Later we went down to the art district called Pier 2 which was an old warehouse area that was renovated into art studios. It was really crowded and we soon realised that their was a music festival happening that evening. There were many weird and wonderful statues scattered around the site, lots of street art on the buildings and a great atmosphere. We checked out some of the galleries and small stalls full of vintage clothes and enjoyed some food before deciding to follow the river around to
the riverside promenade eating area called Love River which had been the old city sewers. However because of the festival we couldn't pass by through the river park without festival tickets so decided to go back the next evening instead.
One of the biggest street night markets was held in the street running off the exit we used to get out of Formosa Boulevard station so we decided to eat there instead. It was shoulder to shoulder crowded when we arrived and most stalls had queues and the usual deep fried food. There seems to be little variety at the night markets - just dozens of stalls selling the same products. There were lots of stalls selling seafood which was grilled but though we had a few snacks the waiting time and crush of people (and motorbikes still trying to push their way through) we decided to just go back to the hotel and finish the night off with a dessert using a free dessert voucher the hotel had given us.
The 'dessert' was a buffet meal - really great food, fabulous choice of Taiwanese dishes, and the best cappuccino coffee we had drunk in Taiwan! They even
offered us a pass out when we left in case we got hungry again before it closed at 11pm! One of the many little extras this hotel offers - other well utilised ones were the freezer stocked with a dozen flavours of icecream and wafer cones to help yourself to whenever and free washing machines and driers. Highly recommended hotel with lovely friendly staff.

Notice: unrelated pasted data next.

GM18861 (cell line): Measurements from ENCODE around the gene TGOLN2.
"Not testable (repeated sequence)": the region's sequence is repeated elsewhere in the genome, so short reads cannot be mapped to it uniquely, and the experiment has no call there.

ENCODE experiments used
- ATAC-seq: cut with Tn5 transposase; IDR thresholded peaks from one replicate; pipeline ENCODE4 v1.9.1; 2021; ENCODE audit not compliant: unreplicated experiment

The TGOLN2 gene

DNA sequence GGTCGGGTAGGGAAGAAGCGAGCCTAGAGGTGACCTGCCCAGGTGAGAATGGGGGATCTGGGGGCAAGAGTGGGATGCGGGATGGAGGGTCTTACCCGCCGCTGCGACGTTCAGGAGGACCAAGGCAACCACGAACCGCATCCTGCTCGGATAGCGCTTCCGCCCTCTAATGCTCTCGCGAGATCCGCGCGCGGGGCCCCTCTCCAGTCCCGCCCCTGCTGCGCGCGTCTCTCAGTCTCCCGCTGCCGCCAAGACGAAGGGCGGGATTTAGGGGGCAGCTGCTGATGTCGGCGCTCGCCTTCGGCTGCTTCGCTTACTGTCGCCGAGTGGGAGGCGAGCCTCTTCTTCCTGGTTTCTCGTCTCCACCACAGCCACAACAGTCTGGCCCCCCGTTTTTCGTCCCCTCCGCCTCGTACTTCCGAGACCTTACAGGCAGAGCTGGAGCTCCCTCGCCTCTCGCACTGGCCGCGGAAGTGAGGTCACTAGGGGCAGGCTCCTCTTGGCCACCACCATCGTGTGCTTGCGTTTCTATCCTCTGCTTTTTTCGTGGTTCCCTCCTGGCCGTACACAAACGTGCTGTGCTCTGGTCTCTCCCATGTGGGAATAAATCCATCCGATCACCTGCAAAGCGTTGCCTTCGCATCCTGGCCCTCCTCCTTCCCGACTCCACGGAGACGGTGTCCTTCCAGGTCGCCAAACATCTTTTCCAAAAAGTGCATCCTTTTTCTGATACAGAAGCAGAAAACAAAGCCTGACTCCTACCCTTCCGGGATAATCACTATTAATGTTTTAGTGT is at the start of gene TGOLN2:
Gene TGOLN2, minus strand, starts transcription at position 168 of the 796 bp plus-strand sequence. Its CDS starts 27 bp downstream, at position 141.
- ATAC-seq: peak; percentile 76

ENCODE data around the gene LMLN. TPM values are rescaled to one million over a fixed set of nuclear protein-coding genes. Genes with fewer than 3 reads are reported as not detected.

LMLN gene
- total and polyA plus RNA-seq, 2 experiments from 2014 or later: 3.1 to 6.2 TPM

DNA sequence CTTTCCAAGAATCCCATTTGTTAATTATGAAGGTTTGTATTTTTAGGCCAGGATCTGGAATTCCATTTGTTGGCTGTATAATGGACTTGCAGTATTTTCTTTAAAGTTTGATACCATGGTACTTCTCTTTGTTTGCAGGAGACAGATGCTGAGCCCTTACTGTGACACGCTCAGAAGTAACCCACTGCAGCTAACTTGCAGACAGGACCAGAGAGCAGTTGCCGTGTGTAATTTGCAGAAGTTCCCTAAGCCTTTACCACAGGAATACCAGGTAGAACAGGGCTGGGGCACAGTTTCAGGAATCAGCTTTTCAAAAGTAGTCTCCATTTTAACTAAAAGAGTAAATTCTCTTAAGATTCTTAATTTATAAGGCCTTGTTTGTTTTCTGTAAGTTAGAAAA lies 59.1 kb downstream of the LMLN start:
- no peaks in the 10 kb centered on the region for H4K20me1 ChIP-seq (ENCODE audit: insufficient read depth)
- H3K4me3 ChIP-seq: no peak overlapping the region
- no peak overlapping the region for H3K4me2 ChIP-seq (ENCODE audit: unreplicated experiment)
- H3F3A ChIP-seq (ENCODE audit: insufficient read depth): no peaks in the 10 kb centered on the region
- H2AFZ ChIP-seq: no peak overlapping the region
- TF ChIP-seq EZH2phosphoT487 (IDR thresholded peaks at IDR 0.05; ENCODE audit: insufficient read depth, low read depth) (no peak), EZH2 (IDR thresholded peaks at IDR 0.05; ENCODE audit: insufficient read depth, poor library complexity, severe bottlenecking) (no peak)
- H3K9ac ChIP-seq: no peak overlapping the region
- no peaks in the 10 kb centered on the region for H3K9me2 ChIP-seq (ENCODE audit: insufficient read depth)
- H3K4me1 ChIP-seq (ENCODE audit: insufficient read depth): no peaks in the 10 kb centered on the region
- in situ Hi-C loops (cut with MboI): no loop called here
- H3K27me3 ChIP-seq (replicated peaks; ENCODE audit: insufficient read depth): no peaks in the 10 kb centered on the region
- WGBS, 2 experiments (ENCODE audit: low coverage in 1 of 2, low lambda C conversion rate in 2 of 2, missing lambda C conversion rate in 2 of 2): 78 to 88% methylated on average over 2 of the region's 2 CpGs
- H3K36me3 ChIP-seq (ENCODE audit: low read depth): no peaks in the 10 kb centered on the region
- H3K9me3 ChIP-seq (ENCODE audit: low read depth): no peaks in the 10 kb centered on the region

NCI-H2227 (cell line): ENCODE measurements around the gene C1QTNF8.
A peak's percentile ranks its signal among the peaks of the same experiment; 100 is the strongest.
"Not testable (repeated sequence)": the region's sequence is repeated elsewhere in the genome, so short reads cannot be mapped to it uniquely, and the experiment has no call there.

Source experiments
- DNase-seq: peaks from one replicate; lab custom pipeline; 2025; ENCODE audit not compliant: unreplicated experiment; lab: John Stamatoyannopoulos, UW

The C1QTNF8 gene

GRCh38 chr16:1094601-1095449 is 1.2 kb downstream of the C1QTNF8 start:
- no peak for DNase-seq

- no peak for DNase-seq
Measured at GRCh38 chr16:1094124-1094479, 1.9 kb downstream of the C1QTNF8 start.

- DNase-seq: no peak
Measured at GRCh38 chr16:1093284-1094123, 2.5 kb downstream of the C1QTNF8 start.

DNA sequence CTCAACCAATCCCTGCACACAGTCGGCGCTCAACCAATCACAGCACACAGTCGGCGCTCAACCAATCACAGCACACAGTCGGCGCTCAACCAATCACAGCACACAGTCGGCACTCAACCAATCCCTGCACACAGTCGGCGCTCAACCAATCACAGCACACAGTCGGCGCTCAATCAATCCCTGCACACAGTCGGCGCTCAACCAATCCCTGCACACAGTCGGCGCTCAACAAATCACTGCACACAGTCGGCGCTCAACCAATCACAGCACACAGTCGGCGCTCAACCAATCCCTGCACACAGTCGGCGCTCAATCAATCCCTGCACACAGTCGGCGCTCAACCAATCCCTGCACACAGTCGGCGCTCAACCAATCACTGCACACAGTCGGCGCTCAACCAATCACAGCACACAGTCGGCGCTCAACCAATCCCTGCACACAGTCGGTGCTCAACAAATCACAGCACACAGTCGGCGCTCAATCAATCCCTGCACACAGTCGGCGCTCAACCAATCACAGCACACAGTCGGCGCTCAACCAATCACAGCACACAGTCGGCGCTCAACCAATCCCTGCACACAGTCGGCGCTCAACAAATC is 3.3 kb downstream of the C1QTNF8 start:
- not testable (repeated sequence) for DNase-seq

A visit to the Ciaotou Sugar Factory next day saw us in a much quieter part of the city with a real village feel. We weren't particularly interested in the workings of the sugar mill but it was lovely wandering the area as it had many houses and offices left over from the Japanese occupation. Some of the houses were in very good condition. Many were in a sorry state of repair as well - as were the many air raid shelters which were scattered around. A peaceful area shaded by many well established trees.
Back in the city bustle we went looking for another Birkenstock store - the prices of these shoes are so reasonable here in comparison to Australia that I had decided to purchase a second pair before we left the
Early evening saw us walking the length of the riverside walkways on both sides of the river at Love Pier as the sun set. We enjoyed a couple of drinks in one of the many little cafes which lined the banks, watched the area light up with some neon (in fact many of the buildings didn't light up at all) and decided to walk back the few kilometers back to the hotel instead of using the MRT.
Next morning a 4.30 am wake up call announced the end of our fortnight in Taiwan - next destination Hanoi in Vietnam which was to be the fourth time we had visited one of our favourite cities. We enjoyed Taiwan but doubted that we would revisit the country. It is not a cheap destination for budget travellers. We loved our time in the Rift Valley amidst the rice paddies and were super impressed with the efficiency of the public transport. We were a little disappointed that so much of their traditional aboriginal culture has died out and feel that as a country that could really really promote that much more. The people though made a lasting impression - they were
all truly the most polite, friendly and helpful people we have ever met in any country we have travelled to.